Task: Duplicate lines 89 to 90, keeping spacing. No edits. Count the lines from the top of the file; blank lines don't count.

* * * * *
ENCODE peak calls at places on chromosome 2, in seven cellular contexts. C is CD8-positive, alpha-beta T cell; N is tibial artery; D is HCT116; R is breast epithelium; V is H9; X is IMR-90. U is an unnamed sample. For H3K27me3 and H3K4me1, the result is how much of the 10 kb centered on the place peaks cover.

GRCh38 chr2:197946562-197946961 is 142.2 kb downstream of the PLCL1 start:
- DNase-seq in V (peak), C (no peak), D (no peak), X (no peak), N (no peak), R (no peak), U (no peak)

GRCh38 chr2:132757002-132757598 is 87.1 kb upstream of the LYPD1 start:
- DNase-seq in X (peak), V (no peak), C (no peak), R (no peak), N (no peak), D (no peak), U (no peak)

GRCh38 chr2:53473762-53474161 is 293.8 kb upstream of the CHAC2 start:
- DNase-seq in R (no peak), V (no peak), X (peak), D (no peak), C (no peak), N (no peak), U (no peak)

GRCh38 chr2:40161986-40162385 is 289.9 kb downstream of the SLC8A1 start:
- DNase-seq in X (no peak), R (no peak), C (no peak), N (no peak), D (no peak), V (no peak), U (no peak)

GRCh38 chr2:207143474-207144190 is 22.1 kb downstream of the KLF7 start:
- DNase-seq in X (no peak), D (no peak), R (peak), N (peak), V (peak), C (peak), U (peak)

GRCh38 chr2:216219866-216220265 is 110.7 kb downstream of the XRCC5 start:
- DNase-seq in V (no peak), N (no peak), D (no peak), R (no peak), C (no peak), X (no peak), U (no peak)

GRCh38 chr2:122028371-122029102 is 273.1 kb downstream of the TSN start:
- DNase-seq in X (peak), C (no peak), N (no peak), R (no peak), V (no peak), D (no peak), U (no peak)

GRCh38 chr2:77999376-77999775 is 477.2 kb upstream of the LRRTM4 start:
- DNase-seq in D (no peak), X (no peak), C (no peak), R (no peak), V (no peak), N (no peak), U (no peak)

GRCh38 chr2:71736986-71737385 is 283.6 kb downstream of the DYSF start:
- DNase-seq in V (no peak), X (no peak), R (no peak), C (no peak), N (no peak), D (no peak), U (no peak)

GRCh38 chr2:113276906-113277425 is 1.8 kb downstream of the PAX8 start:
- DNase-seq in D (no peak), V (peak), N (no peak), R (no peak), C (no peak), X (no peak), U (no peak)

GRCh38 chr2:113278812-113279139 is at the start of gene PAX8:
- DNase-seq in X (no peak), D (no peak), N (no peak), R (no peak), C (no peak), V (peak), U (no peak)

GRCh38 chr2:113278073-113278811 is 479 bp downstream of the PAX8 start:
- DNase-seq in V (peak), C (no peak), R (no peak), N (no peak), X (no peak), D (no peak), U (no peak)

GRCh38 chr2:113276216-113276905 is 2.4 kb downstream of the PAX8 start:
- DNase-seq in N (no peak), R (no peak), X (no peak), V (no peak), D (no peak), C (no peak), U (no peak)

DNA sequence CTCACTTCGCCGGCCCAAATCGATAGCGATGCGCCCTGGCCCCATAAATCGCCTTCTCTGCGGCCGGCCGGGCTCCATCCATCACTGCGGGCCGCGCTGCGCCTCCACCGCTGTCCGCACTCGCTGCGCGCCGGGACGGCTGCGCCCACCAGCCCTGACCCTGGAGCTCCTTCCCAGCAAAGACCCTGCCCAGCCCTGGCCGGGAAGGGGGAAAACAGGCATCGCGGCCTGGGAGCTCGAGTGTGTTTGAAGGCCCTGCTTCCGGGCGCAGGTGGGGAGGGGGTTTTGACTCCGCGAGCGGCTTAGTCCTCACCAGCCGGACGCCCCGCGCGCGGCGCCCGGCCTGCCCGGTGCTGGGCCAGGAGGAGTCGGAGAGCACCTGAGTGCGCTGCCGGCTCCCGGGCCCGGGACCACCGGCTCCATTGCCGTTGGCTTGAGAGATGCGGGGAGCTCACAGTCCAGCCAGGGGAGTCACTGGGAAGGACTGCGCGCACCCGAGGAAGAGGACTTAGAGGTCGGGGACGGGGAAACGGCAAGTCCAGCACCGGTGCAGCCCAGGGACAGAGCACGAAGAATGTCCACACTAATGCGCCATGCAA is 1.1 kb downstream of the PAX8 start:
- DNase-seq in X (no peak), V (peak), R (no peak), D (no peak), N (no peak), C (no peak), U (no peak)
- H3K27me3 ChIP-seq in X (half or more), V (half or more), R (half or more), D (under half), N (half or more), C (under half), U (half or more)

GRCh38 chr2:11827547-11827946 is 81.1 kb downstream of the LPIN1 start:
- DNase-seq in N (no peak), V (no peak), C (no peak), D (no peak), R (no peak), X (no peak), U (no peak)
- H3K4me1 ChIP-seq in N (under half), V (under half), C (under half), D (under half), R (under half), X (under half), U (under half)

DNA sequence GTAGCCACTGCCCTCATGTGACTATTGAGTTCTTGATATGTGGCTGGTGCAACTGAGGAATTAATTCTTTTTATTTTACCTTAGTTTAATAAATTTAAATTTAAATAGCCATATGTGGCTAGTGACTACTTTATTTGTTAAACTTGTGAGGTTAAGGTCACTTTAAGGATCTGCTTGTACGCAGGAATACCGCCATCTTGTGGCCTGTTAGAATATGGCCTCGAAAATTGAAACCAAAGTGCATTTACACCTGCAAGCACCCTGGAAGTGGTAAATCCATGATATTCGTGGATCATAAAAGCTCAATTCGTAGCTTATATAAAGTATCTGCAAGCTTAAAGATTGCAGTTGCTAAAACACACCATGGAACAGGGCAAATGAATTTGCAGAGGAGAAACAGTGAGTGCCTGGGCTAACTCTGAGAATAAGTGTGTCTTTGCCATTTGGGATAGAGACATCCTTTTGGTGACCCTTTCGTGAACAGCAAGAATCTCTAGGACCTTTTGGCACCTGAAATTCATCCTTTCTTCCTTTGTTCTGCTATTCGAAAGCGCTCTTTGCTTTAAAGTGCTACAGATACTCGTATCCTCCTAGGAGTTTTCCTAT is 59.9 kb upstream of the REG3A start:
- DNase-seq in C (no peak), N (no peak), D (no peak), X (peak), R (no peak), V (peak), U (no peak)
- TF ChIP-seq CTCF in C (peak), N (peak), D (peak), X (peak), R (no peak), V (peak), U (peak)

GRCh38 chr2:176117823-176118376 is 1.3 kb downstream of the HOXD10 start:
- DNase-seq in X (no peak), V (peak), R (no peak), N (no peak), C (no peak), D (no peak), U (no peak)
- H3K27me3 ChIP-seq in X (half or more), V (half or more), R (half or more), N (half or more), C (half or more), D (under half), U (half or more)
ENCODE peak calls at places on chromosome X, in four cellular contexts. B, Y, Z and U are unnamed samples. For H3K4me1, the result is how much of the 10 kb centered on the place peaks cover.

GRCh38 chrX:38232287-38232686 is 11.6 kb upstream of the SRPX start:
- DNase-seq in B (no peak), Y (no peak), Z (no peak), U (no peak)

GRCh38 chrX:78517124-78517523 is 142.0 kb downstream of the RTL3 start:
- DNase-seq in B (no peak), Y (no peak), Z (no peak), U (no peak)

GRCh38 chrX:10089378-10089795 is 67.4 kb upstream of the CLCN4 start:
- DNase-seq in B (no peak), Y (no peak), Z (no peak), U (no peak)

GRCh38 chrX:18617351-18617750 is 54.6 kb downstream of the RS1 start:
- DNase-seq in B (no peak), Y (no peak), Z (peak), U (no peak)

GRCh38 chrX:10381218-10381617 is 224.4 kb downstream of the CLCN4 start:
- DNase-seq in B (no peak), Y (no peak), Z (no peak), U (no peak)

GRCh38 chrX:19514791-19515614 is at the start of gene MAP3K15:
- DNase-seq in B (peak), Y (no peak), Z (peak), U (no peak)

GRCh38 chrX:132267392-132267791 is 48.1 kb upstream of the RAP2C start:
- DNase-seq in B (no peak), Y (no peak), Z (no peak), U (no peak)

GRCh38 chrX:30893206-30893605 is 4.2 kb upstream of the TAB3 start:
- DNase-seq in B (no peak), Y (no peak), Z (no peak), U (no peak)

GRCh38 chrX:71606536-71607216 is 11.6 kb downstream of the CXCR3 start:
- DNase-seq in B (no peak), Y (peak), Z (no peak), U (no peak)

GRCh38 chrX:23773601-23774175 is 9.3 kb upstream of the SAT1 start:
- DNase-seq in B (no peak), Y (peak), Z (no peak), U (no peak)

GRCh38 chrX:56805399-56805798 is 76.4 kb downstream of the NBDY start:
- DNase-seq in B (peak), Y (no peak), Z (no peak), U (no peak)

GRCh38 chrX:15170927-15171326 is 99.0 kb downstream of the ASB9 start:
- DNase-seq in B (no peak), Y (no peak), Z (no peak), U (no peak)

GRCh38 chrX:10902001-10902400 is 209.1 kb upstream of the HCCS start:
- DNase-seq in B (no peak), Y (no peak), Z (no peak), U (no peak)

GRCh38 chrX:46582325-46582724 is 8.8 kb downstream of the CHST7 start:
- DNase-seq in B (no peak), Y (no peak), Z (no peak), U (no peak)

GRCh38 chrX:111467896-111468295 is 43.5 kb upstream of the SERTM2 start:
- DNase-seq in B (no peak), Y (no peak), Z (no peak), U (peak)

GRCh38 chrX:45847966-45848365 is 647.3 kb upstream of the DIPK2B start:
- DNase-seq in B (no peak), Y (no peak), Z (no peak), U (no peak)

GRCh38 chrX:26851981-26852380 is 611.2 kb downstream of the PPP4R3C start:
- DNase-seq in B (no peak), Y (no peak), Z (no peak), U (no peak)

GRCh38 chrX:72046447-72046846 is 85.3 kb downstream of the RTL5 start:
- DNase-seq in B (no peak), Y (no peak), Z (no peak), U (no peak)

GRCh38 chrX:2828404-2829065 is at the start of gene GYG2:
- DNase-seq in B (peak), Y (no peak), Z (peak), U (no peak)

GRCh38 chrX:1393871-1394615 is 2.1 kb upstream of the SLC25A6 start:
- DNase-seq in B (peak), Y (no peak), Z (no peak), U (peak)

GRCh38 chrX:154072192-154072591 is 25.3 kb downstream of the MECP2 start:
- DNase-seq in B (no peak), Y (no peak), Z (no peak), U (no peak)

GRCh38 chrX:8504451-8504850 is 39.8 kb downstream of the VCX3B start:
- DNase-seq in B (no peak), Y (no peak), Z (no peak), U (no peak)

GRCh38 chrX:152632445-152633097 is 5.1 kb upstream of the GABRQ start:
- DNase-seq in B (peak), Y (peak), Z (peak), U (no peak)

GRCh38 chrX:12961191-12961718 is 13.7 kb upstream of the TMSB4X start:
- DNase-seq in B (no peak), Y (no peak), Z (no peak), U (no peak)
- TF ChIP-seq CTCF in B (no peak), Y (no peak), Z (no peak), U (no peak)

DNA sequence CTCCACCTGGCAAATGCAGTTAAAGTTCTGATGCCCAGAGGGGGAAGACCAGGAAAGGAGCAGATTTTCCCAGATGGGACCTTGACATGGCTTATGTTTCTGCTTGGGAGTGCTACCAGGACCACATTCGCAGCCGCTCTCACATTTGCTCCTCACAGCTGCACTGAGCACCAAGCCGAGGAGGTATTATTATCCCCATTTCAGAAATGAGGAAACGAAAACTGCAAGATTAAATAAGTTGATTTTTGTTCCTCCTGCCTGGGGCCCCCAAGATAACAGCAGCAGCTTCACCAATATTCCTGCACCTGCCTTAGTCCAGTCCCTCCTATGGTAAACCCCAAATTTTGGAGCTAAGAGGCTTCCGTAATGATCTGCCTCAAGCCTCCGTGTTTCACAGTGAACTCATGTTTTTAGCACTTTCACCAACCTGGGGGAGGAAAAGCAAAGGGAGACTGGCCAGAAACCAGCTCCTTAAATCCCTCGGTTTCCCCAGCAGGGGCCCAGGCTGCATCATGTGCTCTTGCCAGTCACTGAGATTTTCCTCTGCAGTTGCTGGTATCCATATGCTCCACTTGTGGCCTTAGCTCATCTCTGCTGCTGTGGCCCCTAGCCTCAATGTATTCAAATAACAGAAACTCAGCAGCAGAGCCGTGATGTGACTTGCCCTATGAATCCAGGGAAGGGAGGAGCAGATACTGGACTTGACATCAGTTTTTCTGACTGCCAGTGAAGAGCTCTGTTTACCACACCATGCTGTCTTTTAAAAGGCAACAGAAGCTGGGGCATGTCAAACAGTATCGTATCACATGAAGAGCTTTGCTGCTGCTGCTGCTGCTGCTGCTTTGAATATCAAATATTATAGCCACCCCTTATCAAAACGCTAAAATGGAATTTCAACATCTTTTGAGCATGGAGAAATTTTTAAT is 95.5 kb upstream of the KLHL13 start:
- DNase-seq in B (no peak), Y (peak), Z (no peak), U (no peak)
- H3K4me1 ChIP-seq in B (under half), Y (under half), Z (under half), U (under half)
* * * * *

- TF ChIP-seq CTCF in B (no peak), Y (no peak), Z (no peak), U (no peak)

DNA sequence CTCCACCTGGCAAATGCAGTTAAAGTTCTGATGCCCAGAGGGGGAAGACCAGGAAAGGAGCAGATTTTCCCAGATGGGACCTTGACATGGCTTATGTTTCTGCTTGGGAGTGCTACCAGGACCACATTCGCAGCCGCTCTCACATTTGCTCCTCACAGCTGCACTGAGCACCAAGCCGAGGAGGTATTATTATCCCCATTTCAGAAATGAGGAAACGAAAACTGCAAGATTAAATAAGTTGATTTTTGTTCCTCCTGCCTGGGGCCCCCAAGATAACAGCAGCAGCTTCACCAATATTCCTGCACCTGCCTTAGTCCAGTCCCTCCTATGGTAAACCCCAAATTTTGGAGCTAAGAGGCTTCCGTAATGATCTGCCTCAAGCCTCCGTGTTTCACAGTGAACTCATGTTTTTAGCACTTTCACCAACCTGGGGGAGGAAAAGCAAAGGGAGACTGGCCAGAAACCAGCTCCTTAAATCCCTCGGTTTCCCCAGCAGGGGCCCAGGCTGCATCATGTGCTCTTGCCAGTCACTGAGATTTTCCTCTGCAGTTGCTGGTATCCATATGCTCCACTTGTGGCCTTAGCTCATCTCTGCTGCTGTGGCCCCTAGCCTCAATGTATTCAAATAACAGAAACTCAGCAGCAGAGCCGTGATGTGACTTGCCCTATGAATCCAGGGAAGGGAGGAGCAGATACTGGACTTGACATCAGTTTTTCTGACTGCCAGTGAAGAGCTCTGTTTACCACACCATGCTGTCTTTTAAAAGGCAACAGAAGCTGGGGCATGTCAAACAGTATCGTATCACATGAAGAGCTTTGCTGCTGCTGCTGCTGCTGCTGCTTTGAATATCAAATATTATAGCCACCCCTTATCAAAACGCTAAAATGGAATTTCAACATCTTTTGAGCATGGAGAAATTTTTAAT is 95.5 kb upstream of the KLHL13 start: